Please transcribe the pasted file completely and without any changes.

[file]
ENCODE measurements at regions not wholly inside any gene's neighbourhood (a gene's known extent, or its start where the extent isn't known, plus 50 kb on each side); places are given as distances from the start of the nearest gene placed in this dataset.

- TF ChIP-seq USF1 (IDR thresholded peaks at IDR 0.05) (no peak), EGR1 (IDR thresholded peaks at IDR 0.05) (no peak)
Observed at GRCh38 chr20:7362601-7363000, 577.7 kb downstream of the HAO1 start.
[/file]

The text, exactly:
ENCODE measurements at regions not wholly inside any gene's neighbourhood (a gene's known extent, or its start where the extent isn't known, plus 50 kb on each side); places are given as distances from the start of the nearest gene placed in this dataset.

- TF ChIP-seq USF1 (IDR thresholded peaks at IDR 0.05) (no peak), EGR1 (IDR thresholded peaks at IDR 0.05) (no peak)
Observed at GRCh38 chr20:7362601-7363000, 577.7 kb downstream of the HAO1 start.